Yes, unless you’re working the YouTubes as a vital (critical even) component of a newsroom (real or fake kind) you’re going to lag a few weeks, days or, gasp, even hours behind… well, everything now. SNL’s head writer explains how his show is blending the old-school with new-school. And lovin’ every minute of it too. From MediaBistro today:
The Internet seems to have had an impact on SNL starting a couple years ago, with digital shorts added as a regular fixture. Then SNL moved out of YouTube and into embeddable clips this year, and last week it introduced the SNL Politics Web site. What do you think of SNL‘s involvement with the Internet?
Well in a lot of ways, some of it happened naturally. We hired three funny guys who made their hay making Internet videos, and that sort of happened for us, which is really nice. But also — as the Internet developed — I think SNL pieces are the perfect size for the Internet. So I think there’s a marriage that was meant to happen, and it was just a matter of having the technology kept up. I have to tip my cap to Hulu — I think it’s a great site. The nice thing about working for a place like NBC is that they put the effort behind us to make the show as well-set for the future as possible.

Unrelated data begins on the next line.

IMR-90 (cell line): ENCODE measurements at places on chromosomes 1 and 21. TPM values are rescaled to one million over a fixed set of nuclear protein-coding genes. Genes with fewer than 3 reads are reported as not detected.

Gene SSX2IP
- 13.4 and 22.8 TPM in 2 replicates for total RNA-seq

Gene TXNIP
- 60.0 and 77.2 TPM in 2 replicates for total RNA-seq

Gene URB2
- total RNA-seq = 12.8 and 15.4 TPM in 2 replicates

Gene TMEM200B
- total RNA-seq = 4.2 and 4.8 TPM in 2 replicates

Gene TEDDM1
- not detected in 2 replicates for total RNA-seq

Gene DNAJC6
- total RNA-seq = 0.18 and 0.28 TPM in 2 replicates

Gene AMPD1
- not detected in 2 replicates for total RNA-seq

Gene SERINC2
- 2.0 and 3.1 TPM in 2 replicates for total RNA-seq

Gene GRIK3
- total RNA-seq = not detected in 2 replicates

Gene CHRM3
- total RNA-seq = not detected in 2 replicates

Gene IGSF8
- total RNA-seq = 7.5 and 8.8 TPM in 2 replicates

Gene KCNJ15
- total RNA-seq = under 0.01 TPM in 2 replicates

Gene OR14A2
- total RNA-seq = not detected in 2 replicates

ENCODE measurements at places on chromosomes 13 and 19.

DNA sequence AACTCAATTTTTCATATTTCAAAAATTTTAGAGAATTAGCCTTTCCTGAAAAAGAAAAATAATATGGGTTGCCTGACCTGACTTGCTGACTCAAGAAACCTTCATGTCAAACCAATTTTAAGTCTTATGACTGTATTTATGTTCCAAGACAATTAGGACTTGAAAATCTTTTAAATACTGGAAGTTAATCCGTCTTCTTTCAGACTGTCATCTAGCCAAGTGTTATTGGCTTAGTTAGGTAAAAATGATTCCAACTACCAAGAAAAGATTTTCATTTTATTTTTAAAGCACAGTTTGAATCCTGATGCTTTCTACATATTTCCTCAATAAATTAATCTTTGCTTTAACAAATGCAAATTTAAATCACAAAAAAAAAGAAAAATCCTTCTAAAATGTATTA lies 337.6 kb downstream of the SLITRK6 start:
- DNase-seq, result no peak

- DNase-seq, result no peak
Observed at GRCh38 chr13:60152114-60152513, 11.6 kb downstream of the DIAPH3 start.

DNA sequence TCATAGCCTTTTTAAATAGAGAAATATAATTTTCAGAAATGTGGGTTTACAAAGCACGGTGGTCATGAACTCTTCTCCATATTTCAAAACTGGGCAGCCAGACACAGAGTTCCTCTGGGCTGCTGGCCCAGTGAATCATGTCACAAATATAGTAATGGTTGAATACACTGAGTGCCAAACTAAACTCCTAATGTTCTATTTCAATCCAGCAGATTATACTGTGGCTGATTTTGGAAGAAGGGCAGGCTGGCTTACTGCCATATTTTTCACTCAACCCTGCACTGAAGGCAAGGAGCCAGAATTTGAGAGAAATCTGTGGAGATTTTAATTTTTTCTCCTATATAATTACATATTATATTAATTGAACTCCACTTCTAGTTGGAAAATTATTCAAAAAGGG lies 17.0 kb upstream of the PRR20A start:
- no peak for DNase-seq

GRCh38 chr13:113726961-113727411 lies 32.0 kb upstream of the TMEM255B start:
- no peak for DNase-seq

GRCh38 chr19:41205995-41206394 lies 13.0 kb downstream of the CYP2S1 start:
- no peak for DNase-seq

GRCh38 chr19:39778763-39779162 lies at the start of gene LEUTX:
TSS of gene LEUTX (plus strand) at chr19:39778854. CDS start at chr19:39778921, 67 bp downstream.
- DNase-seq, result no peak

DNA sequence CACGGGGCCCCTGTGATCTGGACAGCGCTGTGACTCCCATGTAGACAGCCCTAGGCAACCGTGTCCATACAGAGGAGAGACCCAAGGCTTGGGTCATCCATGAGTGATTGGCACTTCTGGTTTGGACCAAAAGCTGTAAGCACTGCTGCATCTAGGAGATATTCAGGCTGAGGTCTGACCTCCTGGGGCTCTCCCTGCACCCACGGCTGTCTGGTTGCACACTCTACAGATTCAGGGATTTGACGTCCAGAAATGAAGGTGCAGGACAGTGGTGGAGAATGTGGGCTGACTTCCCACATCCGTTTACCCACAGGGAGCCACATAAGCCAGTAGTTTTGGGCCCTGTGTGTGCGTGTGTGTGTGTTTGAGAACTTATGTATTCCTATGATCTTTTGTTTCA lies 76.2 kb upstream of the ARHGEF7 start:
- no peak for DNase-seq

And where does any broadcaster get their “real” news from? Why NPR of course. Because, for the very reasons the SNL writer says here, it’s simply a CRITICAL component to any kind of multi-tasker as they go about their day:
I listen to NPR in the morning because it’s a news source you can listen to while you play video games. So I can merge two of my worlds in one awesome newsgathering and entertainment-playing moment.
Takeaway? Best mix it all up, because one thing that will inevitably fail you is some desperate need to cling to old ways – and old rules. Full interview with SNL writer is here.